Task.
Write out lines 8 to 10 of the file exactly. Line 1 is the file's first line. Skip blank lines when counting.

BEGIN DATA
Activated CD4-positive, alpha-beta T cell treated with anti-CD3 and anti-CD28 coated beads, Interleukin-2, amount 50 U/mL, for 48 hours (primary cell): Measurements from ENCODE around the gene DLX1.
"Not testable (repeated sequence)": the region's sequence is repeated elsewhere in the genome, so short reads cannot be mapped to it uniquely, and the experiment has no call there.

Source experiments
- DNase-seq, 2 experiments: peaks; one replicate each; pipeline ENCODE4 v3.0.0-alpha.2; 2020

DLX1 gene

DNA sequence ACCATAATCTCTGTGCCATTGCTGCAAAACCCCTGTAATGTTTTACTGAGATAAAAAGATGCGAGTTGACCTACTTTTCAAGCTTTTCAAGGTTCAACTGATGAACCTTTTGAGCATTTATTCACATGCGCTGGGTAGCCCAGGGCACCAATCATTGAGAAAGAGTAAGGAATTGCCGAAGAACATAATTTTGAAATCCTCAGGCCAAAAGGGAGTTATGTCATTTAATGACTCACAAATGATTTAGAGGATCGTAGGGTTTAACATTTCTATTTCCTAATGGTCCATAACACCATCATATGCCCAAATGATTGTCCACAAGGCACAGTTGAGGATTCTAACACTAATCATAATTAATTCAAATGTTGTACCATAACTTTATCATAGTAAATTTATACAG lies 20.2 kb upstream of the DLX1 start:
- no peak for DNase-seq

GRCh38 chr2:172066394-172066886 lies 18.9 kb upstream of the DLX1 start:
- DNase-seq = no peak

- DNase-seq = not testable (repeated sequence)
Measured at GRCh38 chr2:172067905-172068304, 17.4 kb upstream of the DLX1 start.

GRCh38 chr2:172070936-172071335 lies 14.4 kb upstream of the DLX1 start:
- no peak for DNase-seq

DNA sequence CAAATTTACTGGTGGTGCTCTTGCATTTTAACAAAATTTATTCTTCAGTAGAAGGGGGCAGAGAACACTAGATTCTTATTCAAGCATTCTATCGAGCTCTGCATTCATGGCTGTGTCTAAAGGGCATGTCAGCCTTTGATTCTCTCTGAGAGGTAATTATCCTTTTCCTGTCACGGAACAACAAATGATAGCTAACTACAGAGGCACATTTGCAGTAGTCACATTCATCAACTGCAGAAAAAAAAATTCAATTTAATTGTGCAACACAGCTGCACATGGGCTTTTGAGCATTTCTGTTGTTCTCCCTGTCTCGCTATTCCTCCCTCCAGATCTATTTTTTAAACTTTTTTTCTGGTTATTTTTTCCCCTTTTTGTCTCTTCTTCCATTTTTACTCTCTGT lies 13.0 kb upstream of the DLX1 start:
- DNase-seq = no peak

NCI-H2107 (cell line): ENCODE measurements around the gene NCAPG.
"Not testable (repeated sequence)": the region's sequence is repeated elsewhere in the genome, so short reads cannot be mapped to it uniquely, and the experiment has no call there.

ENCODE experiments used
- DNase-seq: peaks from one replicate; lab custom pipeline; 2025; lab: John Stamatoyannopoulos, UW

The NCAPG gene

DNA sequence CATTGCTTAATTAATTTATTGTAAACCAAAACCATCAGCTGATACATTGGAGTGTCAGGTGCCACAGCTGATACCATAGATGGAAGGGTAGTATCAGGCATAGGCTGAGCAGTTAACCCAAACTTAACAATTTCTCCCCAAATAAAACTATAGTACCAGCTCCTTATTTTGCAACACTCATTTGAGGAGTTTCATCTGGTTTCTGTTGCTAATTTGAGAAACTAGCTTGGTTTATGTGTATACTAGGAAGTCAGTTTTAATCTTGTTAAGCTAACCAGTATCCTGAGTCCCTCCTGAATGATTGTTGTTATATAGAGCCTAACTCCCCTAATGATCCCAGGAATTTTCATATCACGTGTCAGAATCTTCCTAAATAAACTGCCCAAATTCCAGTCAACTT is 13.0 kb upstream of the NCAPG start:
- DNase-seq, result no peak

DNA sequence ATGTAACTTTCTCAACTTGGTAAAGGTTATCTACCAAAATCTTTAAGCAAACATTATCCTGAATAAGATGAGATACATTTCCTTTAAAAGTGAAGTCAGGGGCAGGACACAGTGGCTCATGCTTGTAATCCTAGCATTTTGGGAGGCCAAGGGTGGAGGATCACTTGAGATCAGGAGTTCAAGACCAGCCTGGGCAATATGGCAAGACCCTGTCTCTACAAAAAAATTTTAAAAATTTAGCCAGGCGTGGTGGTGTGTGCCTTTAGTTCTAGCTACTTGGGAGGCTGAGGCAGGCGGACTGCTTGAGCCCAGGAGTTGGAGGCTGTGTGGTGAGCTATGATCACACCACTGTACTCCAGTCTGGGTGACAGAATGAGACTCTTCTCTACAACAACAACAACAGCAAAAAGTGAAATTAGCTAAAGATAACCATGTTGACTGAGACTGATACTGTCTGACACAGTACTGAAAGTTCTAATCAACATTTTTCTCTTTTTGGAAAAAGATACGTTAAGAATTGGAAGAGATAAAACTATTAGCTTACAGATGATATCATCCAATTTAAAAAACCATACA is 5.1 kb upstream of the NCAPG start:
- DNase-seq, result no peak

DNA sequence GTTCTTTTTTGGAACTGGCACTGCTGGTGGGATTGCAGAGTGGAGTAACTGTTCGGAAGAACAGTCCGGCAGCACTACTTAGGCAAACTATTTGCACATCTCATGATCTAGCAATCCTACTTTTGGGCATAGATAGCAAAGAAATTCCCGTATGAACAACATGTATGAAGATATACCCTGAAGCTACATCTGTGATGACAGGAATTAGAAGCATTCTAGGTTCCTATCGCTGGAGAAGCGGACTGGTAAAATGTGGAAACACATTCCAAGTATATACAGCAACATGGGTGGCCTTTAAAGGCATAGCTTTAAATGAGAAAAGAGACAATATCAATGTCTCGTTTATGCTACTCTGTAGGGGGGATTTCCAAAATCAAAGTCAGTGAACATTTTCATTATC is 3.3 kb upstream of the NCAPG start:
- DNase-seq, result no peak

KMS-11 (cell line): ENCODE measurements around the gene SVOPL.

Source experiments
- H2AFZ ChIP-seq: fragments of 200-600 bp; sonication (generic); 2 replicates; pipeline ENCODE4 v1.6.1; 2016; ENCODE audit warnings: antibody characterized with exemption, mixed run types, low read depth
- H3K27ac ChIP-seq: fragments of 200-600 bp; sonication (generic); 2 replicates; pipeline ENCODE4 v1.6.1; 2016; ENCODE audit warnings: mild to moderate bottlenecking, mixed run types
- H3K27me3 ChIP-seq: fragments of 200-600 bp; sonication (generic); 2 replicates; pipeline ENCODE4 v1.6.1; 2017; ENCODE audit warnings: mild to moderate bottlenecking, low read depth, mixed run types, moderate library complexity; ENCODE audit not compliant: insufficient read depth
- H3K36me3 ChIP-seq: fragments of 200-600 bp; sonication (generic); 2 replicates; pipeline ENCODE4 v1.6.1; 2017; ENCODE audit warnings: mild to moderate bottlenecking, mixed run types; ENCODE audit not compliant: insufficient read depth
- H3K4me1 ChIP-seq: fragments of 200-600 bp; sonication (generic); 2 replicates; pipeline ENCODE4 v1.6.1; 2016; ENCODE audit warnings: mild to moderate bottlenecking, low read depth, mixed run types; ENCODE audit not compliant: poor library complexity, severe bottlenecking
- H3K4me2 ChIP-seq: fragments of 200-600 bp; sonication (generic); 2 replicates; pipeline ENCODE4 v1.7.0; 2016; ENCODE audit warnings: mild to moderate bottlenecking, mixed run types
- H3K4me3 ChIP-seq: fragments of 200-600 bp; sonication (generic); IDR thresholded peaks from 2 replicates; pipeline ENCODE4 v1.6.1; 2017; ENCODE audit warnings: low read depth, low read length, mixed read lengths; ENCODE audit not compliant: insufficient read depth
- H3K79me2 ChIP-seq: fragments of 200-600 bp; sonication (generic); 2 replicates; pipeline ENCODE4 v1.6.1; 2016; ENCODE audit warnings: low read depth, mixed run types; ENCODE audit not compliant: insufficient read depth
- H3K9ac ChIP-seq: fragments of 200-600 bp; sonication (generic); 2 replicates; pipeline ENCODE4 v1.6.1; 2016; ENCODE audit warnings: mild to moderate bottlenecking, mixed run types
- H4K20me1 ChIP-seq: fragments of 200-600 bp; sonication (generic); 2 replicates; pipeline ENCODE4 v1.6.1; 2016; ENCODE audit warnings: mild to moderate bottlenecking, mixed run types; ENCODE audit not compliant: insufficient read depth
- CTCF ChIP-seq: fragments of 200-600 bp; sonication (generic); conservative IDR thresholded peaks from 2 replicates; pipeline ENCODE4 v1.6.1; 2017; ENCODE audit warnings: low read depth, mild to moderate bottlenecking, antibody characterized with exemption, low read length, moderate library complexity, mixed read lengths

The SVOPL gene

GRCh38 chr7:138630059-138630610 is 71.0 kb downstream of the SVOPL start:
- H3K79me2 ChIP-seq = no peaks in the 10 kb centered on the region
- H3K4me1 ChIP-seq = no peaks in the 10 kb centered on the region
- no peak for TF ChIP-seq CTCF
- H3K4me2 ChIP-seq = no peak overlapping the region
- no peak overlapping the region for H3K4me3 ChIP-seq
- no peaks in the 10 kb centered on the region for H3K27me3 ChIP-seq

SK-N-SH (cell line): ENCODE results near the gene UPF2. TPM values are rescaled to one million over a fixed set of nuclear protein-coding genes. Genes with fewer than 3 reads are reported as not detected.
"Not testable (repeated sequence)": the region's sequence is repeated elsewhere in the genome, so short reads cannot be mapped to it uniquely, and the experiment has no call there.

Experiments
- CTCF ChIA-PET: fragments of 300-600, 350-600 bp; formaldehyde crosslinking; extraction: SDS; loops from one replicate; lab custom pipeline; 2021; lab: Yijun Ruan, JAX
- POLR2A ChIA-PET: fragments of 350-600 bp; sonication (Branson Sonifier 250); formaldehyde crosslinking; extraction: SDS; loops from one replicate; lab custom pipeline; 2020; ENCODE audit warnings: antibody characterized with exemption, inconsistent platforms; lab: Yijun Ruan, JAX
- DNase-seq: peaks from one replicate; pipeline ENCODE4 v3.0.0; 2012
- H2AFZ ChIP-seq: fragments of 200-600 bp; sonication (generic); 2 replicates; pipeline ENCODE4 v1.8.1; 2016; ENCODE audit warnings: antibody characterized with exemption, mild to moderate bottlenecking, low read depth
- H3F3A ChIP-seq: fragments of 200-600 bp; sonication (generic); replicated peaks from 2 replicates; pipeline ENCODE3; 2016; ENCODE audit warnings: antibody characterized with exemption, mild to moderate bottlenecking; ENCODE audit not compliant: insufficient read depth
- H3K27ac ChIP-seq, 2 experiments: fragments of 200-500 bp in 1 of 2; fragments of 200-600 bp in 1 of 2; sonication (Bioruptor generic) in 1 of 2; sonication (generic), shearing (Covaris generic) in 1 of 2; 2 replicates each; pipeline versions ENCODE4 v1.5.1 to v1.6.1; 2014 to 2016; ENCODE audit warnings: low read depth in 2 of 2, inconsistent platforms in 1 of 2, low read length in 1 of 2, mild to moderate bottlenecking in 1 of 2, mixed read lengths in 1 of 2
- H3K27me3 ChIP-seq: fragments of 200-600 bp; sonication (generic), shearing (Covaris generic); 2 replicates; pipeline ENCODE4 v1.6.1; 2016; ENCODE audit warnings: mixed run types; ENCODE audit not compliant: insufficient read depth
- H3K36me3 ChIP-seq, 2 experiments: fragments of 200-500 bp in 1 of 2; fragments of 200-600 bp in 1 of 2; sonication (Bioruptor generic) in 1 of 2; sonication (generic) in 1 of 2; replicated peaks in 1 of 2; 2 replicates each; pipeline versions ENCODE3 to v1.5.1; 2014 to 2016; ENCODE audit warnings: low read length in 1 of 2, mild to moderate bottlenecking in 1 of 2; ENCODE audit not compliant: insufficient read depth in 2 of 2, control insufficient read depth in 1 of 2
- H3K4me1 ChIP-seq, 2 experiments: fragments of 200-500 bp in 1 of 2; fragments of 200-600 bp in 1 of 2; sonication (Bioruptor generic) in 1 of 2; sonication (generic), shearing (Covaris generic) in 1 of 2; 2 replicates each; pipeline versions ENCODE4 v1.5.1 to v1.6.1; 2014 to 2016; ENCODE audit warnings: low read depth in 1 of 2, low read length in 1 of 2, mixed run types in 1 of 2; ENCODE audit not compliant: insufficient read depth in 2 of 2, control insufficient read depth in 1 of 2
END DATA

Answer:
GRCh38 chr2:172066394-172066886 lies 18.9 kb upstream of the DLX1 start:
- DNase-seq = no peak

- DNase-seq = not testable (repeated sequence)